January 23-29, 2021
Through the Looking Glass
We arrived at West Harbour in the late afternoon, and the anchor set right away. We picked a spot in front of the infamous Nygard Cay. Nygard is a billionaire from Canada who made his money in fast fashion. In the 1990s, he built a home here, in the ultra exclusive Lyford Cay neighborhood. Sean Connery and other Hollywood types have homes here, but it’s mostly old money. Before Nygard’s arrival, super yacht crews nick named it “I’m Bored” Cay, because it was so quiet. Then Nygard arrived and built what looks to me like an adult amusement park… Mayan themed with a pyamid, ten foot tall carved lion heads surrounding giant fire bowls and tiki torches… it’s crazy. But it currently appears abandoned and in the slow process of being reclaimed by nature. Back as recently as the naughties, they had regular wild bacchanals with loud music and hundreds of models dancing on the beach under hundreds of tiki torches, but it ended in 2009 when Nygard’s house burnt down. Nygard and his neighbor had been in the midst of a multi-decade litigious feud with his neighbor, Wall Street insider Louis Bacon. Lious was all about quietly blending into his surroundings, and didn’t enjoy a later day Hugh Hefner as his neighbor. The dining room in Louis’s 30MM home is only 200 ft for Nygard’s playground. I bet he popped a bottle of Champagne when the house went up in smoke (after he hid the matches). Now it’s definitely a curiosity to inspect through the binoculars.
Binoculars are a big part of my fun cruising. I’ve always had bad myopia, and with the binocs, I can see really clearly, really far away. Also, anchoring out in a boat, you have a strong desire that all hard objects remain really far away. Therefore, inspecting your surrounds is more fun with binoculars. We have two pairs, heavier ones with a wide field of view that Jeff uses, and small but mighty ones that I use so I can look without my arms getting tired. The smaller field of view is worth that tradeoff for me. I noticed in Palm Beach, that Claire was concerned I was becoming a voyeur, looking at other boats all the time. In my defense, they are all interesting in different ways, and, you’d be amazed with all the boats I looked at, I saw very few actual humans. So many gorgeous boats, lonely for their owners. The gorgeous 70 ft sailboat next to us at our mooring there was only used 3 hrs the entire 5 weeks we were there. Sad.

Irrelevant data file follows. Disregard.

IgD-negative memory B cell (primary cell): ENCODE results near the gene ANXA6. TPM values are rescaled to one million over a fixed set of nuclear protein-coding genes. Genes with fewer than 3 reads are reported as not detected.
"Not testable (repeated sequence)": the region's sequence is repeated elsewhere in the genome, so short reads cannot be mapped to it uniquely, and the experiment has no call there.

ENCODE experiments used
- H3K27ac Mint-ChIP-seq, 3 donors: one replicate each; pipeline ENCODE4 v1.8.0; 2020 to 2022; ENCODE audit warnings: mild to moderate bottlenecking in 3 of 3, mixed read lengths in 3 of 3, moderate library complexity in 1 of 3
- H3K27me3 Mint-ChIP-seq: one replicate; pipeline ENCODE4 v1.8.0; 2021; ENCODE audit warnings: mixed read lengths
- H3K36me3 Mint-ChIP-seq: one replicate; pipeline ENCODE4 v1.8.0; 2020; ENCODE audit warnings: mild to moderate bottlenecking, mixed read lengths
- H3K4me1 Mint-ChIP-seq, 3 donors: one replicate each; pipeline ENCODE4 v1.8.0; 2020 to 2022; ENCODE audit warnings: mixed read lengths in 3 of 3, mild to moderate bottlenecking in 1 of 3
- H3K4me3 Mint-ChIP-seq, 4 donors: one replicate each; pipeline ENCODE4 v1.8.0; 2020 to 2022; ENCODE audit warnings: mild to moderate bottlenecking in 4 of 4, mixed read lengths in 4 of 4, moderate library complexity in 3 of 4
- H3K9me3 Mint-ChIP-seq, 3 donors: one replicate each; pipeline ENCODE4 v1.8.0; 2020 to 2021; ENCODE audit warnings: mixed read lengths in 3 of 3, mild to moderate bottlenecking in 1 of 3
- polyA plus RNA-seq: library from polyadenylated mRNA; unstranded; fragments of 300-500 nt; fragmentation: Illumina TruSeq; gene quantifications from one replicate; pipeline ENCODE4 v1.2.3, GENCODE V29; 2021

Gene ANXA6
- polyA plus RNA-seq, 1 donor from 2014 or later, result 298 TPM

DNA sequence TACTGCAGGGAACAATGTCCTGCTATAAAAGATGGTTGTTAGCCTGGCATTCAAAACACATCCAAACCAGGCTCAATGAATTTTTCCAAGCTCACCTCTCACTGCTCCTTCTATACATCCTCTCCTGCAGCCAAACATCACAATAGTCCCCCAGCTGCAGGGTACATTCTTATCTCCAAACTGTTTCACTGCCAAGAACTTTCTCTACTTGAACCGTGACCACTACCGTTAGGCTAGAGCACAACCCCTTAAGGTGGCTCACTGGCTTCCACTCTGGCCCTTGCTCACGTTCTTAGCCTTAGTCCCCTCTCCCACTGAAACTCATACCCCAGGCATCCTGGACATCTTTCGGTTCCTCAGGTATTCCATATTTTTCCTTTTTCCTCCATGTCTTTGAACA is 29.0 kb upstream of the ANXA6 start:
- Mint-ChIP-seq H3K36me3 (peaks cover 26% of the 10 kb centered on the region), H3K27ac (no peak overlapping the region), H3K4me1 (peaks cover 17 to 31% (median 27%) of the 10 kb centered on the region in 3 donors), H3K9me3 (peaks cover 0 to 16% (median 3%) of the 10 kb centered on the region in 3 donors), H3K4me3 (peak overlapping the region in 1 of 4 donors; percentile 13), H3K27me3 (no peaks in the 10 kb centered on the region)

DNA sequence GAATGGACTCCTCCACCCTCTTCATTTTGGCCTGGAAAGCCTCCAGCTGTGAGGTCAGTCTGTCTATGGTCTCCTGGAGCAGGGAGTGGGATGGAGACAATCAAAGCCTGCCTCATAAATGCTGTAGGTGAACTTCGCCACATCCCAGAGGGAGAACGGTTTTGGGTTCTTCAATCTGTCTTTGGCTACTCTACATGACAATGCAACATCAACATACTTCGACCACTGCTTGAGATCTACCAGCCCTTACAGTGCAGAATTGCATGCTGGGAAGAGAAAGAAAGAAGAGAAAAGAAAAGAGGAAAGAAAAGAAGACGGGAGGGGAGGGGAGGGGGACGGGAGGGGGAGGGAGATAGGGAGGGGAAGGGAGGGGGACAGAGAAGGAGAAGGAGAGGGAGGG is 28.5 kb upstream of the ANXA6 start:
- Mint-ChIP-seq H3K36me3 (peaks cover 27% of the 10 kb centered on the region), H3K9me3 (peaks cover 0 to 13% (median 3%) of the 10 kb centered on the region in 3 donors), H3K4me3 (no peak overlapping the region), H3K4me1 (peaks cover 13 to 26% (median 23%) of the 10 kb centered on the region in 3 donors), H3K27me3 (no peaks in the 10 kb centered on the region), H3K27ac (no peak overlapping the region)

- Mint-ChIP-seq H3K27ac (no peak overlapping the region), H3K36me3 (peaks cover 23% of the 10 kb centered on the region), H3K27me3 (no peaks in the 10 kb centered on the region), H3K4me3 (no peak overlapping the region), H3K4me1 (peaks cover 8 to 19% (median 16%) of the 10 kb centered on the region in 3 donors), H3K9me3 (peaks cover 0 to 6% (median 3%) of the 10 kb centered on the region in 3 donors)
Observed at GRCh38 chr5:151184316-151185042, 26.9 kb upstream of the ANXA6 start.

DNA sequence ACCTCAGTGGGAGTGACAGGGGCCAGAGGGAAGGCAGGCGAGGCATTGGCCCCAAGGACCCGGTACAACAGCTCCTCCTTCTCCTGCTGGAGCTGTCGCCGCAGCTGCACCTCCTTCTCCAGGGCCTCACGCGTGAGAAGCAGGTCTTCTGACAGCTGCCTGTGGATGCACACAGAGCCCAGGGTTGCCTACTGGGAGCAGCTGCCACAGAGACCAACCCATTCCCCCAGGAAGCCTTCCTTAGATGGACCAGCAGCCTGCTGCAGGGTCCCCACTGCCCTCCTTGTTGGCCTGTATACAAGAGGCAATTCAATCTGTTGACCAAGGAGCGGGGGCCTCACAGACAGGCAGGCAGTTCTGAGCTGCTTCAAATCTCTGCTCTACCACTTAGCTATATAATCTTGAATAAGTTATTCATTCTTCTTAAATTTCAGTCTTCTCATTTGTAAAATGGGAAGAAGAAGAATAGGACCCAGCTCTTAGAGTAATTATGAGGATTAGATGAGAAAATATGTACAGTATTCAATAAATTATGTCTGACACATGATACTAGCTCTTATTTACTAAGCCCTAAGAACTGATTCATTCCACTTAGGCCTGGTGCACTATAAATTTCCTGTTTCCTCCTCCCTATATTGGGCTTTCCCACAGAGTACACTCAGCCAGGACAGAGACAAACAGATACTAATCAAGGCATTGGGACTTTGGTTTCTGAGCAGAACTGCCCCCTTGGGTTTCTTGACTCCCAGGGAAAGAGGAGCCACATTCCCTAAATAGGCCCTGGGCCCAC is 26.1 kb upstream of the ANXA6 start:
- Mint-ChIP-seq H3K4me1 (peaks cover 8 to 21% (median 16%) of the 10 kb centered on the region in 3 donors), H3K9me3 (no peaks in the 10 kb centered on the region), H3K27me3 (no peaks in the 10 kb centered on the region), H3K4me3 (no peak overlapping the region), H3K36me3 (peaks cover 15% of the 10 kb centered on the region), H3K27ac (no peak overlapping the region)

Anyway, back to West Harbour. We saw the same boat from the Berry’s that we met while Covid testing. They stopped by to chat and brought their adorable Yorkie who was amazingly chill. We where with about 5 or 6 other boats in a huge harbor, so it was all very comfortable and spread out. One of the boats was 180 ft long and played great 80’s music loudly until 10:30, perfect.
The next morning, we ran out of dish soap, and I was missing fresh produce, so it was off to the store. This entailed launching Fluffy, loading in the bikes, going to the beach, riding 4 miles to the nearest grocery store, and then reversing the process. I wanted to bike a little anyway, and the road was pretty light on traffic, so it wasn’t a chore, it was an activity! The beach, by the way, was gorgeous with some pines for shade. It was called Jaws beach, but we didn’t see any sharks (good!)
The grocery store was the Neiman Marcus of grocery stores. I was shocked until I realize it must be the one the Lyford Cay people use, so it made sense. They had a spectacular imported cheese section, for example, with eye watering high prices. We got two back packs and one soft cooler full of produce, and a few other things for $175. I think that would have been about $75 in Florida. WORTH IT! They only thing they didn’t have was one of those butane lighters for lighting the grill, and our gas stove. We’ve been cooking a lot, so it was running low. I just did the math – we haven’t been to a restaurant since our goodbye dinner in Palm beach. That was 16 days ago. That’s the longest we’ve ever gone just living on ship’s stores. And we’ve been living so well! I didn’t even feel any hardship until the avocados and tomatoes ran out.